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I didn't know that I didn't know this :) . and a similar question here didn't help much.

So here i am asking. Please Consider the following class:

//in Agent.h
class Agent : public ns3::Object{
private:
//...

    static BaseWifi m_wifi;

//...
};

is this :

//Agent.cpp
BaseWifi temp;
BaseWifi Agent::m_wifi = temp;

very much different from this:

//Agent.cpp
BaseWifi Agent::m_wifi = BaseWifi();

The second approach doesn't work for me. why and how?

I don't want to trouble you with more codes coz I faced this problem deep in my program. The program generate seg faults as things(members) inside BaseWifi's constructor are not initialized correctly. when those uninitialized internal members are used, seg faults occur.

Thank you in advance for your kind comments and answers.

p.s.: In fact I found this issue when I hadn't yet initialized this static member and I was deleting an extra line :

BaseWifi temp;

in my main(), which added more to my confusion!!!(this one could be dependent on what I put in BaseWifi's constructor, so dont mind it for now)

Update-1: For those who would like to see the BaseWifi:

class BaseWifi {
    ns3::WifiHelper m_wifiHelper; // a wifi helper apply to setup vehicles Wifi

    ns3::NqosWifiMacHelper m_wifiMacHelper; // a wifi mac helper apply to setup vehicles Wifi

    ns3::YansWifiPhyHelper m_wifiPhyHelper; // a wifi phy helper apply to setup vehicles Wifi

    std::string m_phyMode;

    double m_rss;  // -dBm

    bool m_init_done;

public:

    BaseWifi();

    virtual void init();

    ns3::NetDeviceContainer Install(ns3::NodeContainer &c);

    virtual ~BaseWifi();
};

BaseWifi::BaseWifi() {
    m_init_done = false;
    m_rss = -80;
    m_phyMode ="DsssRate1Mbps";
    // TODO Auto-generated constructor stub
    init();
}

void BaseWifi::init() {
    NS_LOG_UNCOND("inside BaseWifi::init()");
      m_wifiHelper.SetStandard (ns3::WIFI_PHY_STANDARD_80211b);

      m_wifiPhyHelper =  ns3::YansWifiPhyHelper::Default ();

      // This is one parameter that matters when using FixedRssLossModel
      // set it to zero; otherwise, gain will be added
      m_wifiPhyHelper.Set ("RxGain", ns3::DoubleValue (0) );

      // ns-3 supports RadioTap and Prism tracing extensions for 802.11b
      m_wifiPhyHelper.SetPcapDataLinkType (ns3::YansWifiPhyHelper::DLT_IEEE802_11_RADIO);

      ns3::YansWifiChannelHelper wifiChannel;

      wifiChannel.SetPropagationDelay ("ns3::ConstantSpeedPropagationDelayModel");

      // The below FixedRssLossModel will cause the rss to be fixed regardless
      // of the distance between the two stations, and the transmit power
      wifiChannel.AddPropagationLoss ("ns3::FixedRssLossModel","Rss",ns3::DoubleValue (m_rss));

      m_wifiPhyHelper.SetChannel (wifiChannel.Create ());

      // Add a non-QoS upper mac, and disable rate control
      m_wifiMacHelper = ns3::NqosWifiMacHelper::Default ();

      m_wifiHelper.SetRemoteStationManager ("ns3::ConstantRateWifiManager",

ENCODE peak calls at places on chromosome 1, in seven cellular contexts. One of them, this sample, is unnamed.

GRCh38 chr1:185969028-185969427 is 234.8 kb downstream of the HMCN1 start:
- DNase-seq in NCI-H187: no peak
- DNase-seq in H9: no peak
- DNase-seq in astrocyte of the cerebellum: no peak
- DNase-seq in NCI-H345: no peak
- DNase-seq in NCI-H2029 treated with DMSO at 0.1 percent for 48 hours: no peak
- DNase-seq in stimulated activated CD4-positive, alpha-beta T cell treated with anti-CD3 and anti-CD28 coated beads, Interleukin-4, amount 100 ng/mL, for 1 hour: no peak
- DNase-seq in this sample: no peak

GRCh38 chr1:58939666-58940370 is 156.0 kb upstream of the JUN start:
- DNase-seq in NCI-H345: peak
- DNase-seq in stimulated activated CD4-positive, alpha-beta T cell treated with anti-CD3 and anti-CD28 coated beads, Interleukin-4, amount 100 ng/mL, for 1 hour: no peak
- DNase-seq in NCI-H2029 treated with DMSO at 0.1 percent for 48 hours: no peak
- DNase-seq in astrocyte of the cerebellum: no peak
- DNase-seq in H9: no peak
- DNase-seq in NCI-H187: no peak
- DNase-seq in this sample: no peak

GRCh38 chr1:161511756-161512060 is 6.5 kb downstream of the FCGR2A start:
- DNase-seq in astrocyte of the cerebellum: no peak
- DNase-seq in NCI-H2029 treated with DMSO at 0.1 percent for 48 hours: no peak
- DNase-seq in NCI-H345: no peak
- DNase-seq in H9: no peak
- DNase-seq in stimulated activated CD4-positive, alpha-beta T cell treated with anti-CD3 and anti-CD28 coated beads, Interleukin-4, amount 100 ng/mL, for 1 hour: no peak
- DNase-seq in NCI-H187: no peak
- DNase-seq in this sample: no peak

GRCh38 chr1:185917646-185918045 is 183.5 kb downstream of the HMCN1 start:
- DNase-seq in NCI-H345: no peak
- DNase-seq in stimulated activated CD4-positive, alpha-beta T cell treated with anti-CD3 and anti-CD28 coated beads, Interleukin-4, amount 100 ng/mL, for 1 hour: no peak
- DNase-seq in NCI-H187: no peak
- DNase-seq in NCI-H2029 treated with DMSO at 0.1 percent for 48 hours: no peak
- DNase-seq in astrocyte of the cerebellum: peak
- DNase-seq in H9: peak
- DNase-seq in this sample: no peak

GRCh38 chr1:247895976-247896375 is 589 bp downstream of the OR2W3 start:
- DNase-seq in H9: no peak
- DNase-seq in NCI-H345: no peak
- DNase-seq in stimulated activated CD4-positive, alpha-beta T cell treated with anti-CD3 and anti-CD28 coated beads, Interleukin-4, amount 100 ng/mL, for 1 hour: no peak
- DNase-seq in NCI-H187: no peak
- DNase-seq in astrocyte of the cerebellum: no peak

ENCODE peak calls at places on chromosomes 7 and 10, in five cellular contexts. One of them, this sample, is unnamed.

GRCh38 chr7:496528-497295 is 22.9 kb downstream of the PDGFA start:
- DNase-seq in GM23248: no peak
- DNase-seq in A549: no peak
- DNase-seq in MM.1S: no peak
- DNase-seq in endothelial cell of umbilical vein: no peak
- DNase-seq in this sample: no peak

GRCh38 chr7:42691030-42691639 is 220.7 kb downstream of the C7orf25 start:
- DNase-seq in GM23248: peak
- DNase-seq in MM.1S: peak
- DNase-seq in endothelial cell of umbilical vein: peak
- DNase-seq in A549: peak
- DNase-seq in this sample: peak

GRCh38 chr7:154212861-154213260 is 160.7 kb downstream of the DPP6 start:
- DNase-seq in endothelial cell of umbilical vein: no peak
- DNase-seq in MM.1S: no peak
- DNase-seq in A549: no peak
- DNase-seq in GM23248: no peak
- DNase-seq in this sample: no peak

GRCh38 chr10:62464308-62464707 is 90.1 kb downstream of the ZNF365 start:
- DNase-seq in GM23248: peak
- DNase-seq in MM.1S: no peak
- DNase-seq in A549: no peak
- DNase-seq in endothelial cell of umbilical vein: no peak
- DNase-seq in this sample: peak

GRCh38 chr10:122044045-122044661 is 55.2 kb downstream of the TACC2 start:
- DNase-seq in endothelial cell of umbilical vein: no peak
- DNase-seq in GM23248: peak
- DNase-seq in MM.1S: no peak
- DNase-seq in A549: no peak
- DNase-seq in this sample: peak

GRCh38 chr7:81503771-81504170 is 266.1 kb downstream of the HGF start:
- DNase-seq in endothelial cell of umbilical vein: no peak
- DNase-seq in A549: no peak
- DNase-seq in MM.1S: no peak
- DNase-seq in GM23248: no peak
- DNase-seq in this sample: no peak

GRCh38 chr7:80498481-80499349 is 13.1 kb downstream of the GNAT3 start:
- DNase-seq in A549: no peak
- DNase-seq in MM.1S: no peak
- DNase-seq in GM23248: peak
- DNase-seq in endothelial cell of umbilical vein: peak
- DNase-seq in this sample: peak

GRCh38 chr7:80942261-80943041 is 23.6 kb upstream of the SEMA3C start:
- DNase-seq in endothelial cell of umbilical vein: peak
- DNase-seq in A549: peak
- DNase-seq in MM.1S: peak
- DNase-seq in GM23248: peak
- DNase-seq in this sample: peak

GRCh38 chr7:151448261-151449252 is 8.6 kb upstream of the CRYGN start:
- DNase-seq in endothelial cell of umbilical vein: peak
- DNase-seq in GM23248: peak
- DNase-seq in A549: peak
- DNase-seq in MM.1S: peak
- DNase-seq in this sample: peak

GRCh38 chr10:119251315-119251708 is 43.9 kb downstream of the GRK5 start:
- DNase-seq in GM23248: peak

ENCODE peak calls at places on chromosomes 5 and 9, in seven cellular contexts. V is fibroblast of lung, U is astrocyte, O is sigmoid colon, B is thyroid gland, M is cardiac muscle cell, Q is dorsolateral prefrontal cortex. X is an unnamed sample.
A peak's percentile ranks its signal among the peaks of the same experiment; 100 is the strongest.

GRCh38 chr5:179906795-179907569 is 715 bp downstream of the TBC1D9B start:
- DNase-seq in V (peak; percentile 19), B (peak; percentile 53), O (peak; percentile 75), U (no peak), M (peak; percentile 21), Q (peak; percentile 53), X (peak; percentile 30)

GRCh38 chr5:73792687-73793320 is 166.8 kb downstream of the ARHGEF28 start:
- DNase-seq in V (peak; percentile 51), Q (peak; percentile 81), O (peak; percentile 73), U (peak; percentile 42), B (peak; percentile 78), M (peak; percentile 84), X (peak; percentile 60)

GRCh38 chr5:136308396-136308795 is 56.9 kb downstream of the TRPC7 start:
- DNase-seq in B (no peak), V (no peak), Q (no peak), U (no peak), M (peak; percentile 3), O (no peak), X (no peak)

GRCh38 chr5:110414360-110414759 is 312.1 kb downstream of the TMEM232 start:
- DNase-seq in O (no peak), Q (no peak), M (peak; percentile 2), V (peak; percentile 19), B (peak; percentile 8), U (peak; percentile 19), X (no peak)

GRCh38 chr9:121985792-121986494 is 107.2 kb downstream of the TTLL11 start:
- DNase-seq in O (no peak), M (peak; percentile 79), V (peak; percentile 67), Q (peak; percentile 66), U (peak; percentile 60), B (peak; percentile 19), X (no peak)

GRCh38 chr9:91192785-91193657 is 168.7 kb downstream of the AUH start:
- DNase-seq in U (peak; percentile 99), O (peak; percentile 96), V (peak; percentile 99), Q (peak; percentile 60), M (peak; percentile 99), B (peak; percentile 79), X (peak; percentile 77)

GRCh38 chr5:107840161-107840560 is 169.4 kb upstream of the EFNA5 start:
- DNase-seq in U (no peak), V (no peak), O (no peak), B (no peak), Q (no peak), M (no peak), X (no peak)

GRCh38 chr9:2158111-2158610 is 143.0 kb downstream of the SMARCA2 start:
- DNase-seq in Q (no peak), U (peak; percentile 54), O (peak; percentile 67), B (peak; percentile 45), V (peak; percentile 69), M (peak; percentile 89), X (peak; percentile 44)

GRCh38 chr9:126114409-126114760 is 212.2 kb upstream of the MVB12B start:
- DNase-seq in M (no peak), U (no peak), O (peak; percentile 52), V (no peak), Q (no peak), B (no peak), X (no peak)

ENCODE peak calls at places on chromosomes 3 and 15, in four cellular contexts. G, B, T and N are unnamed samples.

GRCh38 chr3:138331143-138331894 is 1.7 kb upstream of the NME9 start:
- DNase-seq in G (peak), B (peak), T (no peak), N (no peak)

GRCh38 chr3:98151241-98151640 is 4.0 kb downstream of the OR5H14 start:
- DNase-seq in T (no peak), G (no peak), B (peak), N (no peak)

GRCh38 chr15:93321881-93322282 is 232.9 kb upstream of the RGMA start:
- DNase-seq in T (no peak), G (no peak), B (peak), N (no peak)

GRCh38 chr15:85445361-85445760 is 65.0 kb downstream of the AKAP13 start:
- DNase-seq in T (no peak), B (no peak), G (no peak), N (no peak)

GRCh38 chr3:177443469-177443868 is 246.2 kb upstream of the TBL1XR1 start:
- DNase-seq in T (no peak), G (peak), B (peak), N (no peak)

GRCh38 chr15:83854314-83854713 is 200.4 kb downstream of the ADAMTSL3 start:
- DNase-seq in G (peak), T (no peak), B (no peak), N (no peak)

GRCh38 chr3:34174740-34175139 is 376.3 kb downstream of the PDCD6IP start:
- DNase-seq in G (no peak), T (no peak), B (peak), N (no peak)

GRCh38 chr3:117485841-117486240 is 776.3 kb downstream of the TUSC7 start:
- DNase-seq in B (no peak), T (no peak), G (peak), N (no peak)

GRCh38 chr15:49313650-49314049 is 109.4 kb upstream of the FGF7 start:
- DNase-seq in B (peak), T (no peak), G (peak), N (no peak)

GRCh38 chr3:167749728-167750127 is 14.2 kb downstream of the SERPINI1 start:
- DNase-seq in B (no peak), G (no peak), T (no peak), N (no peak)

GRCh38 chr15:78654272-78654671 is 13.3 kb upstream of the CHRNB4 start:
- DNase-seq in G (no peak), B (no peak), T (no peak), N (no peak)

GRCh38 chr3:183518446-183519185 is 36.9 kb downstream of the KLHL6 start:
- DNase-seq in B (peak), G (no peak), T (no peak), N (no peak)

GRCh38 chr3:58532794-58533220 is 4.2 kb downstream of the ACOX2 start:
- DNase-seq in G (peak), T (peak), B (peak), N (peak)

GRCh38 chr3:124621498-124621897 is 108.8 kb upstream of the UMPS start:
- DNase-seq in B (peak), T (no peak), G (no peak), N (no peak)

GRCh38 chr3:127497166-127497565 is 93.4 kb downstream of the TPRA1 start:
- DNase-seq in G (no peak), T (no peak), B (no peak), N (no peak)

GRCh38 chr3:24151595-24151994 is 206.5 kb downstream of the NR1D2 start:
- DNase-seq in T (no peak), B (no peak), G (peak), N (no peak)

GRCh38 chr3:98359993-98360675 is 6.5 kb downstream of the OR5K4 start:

"DataMode",ns3::StringValue (m_phyMode),
                                    "ControlMode",ns3::StringValue (m_phyMode));
      // Set it to adhoc mode
      m_wifiMacHelper.SetType ("ns3::AdhocWifiMac");

      m_init_done = true;
}

//Install the class's embedded settings on the nodes in this node container.
ns3::NetDeviceContainer BaseWifi::Install(ns3::NodeContainer &nc) {
    return m_wifiHelper.Install(m_wifiPhyHelper, m_wifiMacHelper, nc);
}
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2  
@rahman What does "doesn't work for me" mean, exactly? –  jrok Aug 13 '13 at 11:42
    
For the second aprproach, do you get compilation errors? Mind telling us what those errors are in that case? Because normally that would be fine. –  Joachim Pileborg Aug 13 '13 at 11:43
    
@JoachimPileborg no compilation error. it generate seg faults as things(members) inside BaseWifi's constructor are not initialized correctly. when those internal members are used, seg faults occur. –  rahman Aug 13 '13 at 11:45
1  
If you have pointers, or really any kind of complex data, you should follow the rule of three. –  Joachim Pileborg Aug 13 '13 at 11:53
1  
If you don't provide a copy-constructor and does a deep copy, the compiler will generate only shallow copying, which means that for pointers only the pointers will be copied and not what they point to. That means that you then have multiple pointers pointing to the same data, and if one object then deletes that data the other pointers will now point to deleted data. –  Joachim Pileborg Aug 13 '13 at 11:55

2 Answers 2

up vote 4 down vote accepted

I have run into these kind of issues before. Apparently the initialization of static member objects very much depends on where the implementation is done in your code and (probably) on how the whole thing is compiled. The solution that I found (somewhere) to the problem was to wrap the whole thing into a static member function like this:

//in Agent.h
class Agent : public ns3::Object{
private:
//...

static BaseWifi& m_wifi();
//...
};

and:

//in Agent.cpp
BaseWifi& Agent::m_wifi(){
static BaseWifi TheObject=BaseWifi();
return TheObject;
}

This way the object is initialized properly the first time the static member function is called.

share|improve this answer
    
This is a nice "workaround", though in many instances in C++ such workarounds are the only SOLUTION. Thanks –  rahman Aug 13 '13 at 12:03
    
Still, I will try the suggestions commented below my question regarding copy constructors and will get back to you guys tomorrow. –  rahman Aug 13 '13 at 12:04

The difference here is the first approach is using copy constructor to initialize the object while the second is using the default constructor.

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